As a new homeowner, you may not know much about gardening, but now you have this lovely yard where you can grow whatever you like. You can make a beautiful garden that yields a lot of fruit and vegetables or offers the beauty of flowers and greenery.
So how do you begin? Start with your interests. What would you like to grow – flowers in the front and food in the backyard? Where do you want to locate your garden? Are there homes with great gardens that you can use for ideas? Can you save ideas on Pinterest.com?
You can read about your area’s climate so you’ll know what your soil and weather will bear. Consult some local experts about what grows best in your area, when to plant, and where to plant items for sun or shade. You can take a class or two and invest in some of the more necessary tools. Learn basic terms so you’ll know what pruning, bare root, container grown, or loose sandy loam soil mean if they come up in conversation or class.
Next, follow your nose to a friend or neighbor in your community who has a garden like the one you would like to tend. You’ll find that enthusiastic gardeners love talking about their work and sharing their secrets and tips. Ask for basic advice on how you can get started.
Offer to help your friend or neighbor tend his or her garden for hands-on experience. Don’t worry if you weren’t born with a green thumb because your friend will teach you what to do. And tools don’t have to break the bank; a $5 spade will work to get you started.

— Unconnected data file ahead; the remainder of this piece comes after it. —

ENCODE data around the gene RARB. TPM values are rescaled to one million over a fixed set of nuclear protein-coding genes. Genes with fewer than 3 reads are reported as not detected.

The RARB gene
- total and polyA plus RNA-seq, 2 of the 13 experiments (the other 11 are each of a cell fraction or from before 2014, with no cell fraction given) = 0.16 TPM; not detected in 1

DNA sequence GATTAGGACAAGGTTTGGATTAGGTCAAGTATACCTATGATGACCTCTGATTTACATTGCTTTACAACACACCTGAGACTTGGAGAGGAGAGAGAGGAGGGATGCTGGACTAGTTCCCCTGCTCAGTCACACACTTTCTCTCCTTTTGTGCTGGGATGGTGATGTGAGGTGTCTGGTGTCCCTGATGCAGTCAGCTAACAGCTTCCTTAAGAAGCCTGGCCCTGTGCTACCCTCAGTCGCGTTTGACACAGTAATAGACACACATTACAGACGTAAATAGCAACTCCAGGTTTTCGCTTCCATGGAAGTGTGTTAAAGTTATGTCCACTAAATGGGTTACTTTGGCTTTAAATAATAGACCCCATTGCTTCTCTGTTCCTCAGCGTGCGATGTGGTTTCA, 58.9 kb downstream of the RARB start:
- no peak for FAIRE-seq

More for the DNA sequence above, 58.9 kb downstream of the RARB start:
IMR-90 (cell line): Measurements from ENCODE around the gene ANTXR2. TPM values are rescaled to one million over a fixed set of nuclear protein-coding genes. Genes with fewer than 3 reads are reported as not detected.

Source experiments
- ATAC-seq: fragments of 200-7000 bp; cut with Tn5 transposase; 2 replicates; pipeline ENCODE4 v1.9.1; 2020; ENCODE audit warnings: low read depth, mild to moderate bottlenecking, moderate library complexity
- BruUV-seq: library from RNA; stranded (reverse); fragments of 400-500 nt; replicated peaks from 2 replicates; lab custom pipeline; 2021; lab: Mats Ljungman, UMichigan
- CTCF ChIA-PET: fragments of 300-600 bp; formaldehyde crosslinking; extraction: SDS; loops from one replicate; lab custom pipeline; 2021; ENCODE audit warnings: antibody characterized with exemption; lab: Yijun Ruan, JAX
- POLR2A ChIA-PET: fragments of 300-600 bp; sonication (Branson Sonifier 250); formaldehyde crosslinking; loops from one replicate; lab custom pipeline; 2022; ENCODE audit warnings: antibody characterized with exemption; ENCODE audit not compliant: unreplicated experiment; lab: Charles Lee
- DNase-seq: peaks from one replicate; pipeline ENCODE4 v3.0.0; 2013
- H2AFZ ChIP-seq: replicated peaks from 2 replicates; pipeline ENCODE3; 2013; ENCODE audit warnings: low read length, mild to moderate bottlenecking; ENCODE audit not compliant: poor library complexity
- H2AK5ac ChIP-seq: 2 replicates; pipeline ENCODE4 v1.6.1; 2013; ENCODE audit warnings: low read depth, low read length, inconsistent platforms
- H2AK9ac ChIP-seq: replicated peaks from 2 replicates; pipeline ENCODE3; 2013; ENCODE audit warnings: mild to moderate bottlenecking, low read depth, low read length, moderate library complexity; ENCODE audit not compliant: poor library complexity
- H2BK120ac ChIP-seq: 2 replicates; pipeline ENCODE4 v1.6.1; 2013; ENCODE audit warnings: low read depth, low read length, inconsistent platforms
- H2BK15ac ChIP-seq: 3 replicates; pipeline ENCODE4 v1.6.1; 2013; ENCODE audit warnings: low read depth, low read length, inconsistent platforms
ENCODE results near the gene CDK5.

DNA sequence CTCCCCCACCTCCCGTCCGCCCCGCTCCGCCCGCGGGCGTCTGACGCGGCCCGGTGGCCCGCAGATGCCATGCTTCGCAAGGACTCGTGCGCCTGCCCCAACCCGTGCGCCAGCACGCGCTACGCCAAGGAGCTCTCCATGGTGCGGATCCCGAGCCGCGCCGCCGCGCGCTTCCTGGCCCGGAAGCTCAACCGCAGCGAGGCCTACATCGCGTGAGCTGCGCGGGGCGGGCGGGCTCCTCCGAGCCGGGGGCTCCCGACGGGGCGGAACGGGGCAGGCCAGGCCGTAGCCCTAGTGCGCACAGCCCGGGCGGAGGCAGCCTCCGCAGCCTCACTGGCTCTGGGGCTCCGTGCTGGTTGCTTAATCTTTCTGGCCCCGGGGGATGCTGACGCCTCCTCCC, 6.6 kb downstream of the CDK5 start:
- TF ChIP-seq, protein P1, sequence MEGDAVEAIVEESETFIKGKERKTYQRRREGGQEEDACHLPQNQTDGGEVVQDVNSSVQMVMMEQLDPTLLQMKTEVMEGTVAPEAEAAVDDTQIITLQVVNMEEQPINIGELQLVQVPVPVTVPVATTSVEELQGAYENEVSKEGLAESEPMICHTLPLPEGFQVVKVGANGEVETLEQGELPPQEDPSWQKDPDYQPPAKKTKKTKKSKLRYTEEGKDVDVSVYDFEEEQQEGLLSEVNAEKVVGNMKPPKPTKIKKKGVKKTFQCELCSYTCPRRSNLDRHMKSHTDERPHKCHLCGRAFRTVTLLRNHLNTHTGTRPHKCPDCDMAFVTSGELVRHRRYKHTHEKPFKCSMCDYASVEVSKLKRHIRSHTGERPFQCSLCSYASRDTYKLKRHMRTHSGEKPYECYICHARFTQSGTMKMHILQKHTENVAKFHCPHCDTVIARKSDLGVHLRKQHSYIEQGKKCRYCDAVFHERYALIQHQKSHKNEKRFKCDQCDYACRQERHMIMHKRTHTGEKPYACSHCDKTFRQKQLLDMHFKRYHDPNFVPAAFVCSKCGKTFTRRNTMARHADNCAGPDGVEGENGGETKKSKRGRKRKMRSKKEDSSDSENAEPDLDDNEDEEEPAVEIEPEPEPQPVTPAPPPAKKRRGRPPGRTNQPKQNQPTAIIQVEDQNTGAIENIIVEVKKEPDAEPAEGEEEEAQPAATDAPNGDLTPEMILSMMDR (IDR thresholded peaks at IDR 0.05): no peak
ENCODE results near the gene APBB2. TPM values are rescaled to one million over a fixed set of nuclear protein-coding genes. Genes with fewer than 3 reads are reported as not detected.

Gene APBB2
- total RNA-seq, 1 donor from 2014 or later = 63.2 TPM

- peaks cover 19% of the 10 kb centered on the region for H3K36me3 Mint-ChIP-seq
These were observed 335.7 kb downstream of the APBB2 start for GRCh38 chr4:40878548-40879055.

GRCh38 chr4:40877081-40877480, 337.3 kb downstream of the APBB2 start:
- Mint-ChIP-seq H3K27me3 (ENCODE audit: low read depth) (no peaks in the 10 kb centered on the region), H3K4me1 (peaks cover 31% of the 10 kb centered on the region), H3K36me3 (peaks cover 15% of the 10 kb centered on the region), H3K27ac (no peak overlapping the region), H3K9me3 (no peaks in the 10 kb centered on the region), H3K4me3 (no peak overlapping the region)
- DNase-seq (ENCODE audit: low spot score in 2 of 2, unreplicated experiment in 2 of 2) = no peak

Classes are often available from your local nursery, schools and community colleges, and community centers. You just need to ask or look around your area for more information on upcoming events. Horticulture can be very specific – if you’re interested in growing vegetables, take a class on vegetables; if you want to know about flowers, go to a perennial and annual class.
You can also join a local gardening club, coop or service league that operates a garden for public use, or volunteer for a neighborhood clean-up drive that includes replacing and tending public green spaces. Put out the word that you’re interested, and you’ll be rewarded with opportunity.
One thing that you should know about gardeners and gardening. They don’t mind giving free advice, but few like to loan their tools. If you do ask to borrow tools, return them promptly and buy your own tools as soon as you can.
Think about what you can do, and not about your limitations. You don’t have to have a lot of time or space to try your hand at gardening. You can grow tomatoes in a container just as well as you can grow a patch of pumpkins in a field. You can grow herbs on your windowsill.